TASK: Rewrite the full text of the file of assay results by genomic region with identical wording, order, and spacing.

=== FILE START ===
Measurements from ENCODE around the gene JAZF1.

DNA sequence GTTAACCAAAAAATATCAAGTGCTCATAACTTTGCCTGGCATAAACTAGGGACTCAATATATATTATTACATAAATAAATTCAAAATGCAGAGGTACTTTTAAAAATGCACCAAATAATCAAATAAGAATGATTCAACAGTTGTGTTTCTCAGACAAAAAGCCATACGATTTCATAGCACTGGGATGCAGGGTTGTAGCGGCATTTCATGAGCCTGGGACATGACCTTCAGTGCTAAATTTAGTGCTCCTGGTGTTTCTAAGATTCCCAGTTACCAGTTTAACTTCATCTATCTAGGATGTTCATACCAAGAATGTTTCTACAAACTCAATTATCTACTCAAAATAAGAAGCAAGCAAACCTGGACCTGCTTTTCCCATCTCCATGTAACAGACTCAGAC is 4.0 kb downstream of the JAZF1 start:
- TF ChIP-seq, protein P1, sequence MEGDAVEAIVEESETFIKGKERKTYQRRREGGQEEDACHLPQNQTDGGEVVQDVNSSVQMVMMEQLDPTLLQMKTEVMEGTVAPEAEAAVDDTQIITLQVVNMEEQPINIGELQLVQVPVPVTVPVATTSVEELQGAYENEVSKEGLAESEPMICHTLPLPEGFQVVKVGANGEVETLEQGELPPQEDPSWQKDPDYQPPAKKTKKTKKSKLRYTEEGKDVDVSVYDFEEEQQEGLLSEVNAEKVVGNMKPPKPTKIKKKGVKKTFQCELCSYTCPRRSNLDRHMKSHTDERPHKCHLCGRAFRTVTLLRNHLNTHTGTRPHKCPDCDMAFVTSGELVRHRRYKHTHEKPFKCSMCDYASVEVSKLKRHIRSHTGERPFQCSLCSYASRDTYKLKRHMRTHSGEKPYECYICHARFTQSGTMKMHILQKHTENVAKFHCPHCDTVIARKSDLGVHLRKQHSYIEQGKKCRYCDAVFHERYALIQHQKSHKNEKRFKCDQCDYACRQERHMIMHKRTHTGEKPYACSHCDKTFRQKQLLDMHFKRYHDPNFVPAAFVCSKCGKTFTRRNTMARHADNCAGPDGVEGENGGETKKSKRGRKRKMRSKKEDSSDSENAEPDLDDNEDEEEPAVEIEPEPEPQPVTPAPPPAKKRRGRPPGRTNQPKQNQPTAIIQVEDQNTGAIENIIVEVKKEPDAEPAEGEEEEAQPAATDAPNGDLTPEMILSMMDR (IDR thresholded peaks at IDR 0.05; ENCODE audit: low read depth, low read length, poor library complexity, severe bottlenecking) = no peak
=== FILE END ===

Measurements from ENCODE around the gene JAZF1.

DNA sequence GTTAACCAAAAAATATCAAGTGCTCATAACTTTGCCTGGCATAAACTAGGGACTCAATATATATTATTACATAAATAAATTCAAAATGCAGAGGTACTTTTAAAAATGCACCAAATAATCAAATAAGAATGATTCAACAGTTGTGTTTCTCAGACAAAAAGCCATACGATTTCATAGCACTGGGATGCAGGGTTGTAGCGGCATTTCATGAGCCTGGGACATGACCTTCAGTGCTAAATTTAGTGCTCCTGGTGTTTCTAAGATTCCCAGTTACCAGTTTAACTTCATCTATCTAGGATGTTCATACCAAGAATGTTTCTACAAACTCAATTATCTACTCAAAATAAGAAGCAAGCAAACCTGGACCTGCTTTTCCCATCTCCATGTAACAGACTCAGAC is 4.0 kb downstream of the JAZF1 start:
- TF ChIP-seq, protein P1, sequence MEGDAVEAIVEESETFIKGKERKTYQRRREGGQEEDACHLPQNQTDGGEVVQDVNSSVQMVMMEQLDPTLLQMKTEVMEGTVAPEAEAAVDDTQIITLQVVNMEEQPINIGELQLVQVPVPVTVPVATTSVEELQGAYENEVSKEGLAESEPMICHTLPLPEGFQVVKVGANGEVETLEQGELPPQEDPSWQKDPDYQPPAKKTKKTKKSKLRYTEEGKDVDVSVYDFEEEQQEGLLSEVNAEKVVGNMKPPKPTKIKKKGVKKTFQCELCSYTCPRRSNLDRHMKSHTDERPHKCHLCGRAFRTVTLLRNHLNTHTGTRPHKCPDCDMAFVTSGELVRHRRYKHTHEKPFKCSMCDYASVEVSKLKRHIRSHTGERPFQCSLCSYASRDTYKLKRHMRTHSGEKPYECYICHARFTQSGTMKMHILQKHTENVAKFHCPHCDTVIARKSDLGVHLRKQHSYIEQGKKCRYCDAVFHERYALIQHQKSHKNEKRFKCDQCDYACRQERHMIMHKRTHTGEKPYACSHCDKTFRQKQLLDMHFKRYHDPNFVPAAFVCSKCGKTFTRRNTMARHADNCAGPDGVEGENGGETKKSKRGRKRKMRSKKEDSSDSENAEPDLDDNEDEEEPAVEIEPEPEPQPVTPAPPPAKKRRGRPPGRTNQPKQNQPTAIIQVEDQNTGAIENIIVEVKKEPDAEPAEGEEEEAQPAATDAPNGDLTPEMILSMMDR (IDR thresholded peaks at IDR 0.05; ENCODE audit: low read depth, low read length, poor library complexity, severe bottlenecking) = no peak